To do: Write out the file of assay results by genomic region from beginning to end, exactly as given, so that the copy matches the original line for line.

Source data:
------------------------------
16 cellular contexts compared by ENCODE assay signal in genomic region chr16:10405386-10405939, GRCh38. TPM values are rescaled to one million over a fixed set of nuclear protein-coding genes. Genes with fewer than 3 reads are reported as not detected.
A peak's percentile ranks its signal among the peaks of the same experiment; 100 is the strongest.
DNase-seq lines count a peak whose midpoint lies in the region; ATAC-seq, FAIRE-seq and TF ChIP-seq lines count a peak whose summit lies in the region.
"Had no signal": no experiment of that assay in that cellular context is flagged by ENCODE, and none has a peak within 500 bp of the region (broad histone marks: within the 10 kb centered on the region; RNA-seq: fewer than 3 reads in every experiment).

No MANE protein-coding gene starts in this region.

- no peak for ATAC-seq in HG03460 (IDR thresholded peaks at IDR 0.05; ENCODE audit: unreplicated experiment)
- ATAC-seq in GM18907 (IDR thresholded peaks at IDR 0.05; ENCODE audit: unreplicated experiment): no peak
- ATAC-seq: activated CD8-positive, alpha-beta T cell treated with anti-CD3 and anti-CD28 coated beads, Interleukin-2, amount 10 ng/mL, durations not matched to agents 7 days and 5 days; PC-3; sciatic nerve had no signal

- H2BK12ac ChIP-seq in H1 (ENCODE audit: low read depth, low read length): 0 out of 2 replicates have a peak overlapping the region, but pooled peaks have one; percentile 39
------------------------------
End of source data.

16 cellular contexts compared by ENCODE assay signal in genomic region chr16:10405386-10405939, GRCh38. TPM values are rescaled to one million over a fixed set of nuclear protein-coding genes. Genes with fewer than 3 reads are reported as not detected.
A peak's percentile ranks its signal among the peaks of the same experiment; 100 is the strongest.
DNase-seq lines count a peak whose midpoint lies in the region; ATAC-seq, FAIRE-seq and TF ChIP-seq lines count a peak whose summit lies in the region.
"Had no signal": no experiment of that assay in that cellular context is flagged by ENCODE, and none has a peak within 500 bp of the region (broad histone marks: within the 10 kb centered on the region; RNA-seq: fewer than 3 reads in every experiment).

No MANE protein-coding gene starts in this region.

- no peak for ATAC-seq in HG03460 (IDR thresholded peaks at IDR 0.05; ENCODE audit: unreplicated experiment)
- ATAC-seq in GM18907 (IDR thresholded peaks at IDR 0.05; ENCODE audit: unreplicated experiment): no peak
- ATAC-seq: activated CD8-positive, alpha-beta T cell treated with anti-CD3 and anti-CD28 coated beads, Interleukin-2, amount 10 ng/mL, durations not matched to agents 7 days and 5 days; PC-3; sciatic nerve had no signal

- H2BK12ac ChIP-seq in H1 (ENCODE audit: low read depth, low read length): 0 out of 2 replicates have a peak overlapping the region, but pooled peaks have one; percentile 39